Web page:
August 9, 2018 Read More →

Latest U.S. Energy Information Agency data: solar and wind costs trend down

Agri-Pulse:

The cost of building some renewable energy generators is down, according to a data analysis released this week by the U.S. Energy Information Administration (EIA). Among newly constructed utility-scale electric generators in 2016, annual capacity-weighted average construction costs for solar photovoltaic (PV) systems and onshore wind turbines fell.

New construction for wind and solar power were among the year’s most popular generation additions, with natural gas rounding out the top three. These three technologies accounted for approximately 93 percent of added capacity. Total electric generating capacity increased 50 percent over 2015.

Solar PV construction has steadily declined since 2013 when costs were $3,705 per kilowatt (kW) for construction. In 2016, the construction cost was $2,436 per kW as 500 PV generating units added 8 gigawatts (GW) to the energy mix. The EIA could not predict how 2018 tariffs on imported panels might affect future solar PV costs.

Wind capacity additions were the most popular in 2016. Utilities added 84 wind turbine projects with a total of 8.8 GW. Construction costs were down slightly from 2015, at $1,630 per kW. The data show capacity-weighted costs were lower for larger wind plants due to shared infrastructure costs.

Unlike PV solar and wind generation, construction costs for natural gas generators increased slightly in 2016. In 2016, 100 natural gas-fired generators, totaling 9.8 GW, were added to the electric grid.

More: Construction costs decline for wind, solar

Kallanish Energy:

Nearly 500 PV generating units totaling 8,000 megawatts (MW) were added to the electric grid in 2016, making it the second-most common technology installed in 2016, after wind turbines.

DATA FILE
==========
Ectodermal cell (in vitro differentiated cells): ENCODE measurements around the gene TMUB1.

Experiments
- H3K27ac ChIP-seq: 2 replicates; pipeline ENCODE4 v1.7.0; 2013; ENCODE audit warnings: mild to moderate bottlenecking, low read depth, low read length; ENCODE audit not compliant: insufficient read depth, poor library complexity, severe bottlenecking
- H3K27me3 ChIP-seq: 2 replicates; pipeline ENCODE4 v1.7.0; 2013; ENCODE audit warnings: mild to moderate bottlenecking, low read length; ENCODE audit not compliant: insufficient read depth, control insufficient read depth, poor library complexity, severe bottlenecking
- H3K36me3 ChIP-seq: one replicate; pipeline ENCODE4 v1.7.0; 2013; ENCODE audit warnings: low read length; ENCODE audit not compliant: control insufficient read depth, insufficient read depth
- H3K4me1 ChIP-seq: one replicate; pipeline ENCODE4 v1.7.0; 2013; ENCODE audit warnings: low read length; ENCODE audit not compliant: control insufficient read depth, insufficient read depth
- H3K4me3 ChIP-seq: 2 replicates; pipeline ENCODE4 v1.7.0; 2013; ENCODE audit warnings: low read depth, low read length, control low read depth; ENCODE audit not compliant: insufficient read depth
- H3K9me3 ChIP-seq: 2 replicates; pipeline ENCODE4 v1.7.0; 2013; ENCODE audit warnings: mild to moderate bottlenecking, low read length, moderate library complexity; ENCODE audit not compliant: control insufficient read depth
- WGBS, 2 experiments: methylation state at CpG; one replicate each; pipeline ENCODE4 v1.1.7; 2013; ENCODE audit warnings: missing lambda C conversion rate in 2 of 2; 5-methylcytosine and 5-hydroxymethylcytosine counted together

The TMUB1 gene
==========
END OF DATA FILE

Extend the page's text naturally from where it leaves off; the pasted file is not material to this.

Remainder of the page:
Utilities added 84 wind turbine projects, totaling 8,800 MW, to the electric grid in 2016. The construction costs for onshore wind generators in 2016 reached $1,630/kW, a slight decrease from 2015.

Capacity-weighted costs tend to be lower for larger wind plants. In the past three years, most new wind capacity has been larger plants — 89% of 2016 wind turbine additions were to sites with more than 100 MW. As the capacity added at a site increases, the capacity-weighted construction cost decreases because the siting and infrastructure costs are shared by more turbines and capacity.

Wind class — the wind speeds for which a wind turbine is optimized — can also affect wind generator costs; wind turbines designed for high- and medium-speed winds (classes 1 and 2) averaged about $100/kW more than turbines designed for low wind (class 3).

In 2016, 100 natural gas-fired generators, totaling 9,800 MW, were added to the electric grid. Costs averaged $895/kW, an increase from $812/kW in 2015. Of the 9,00 MW added, 3,600 MW were combustion turbines.

More: Average U.S. construction costs for solar, wind fell in 2016

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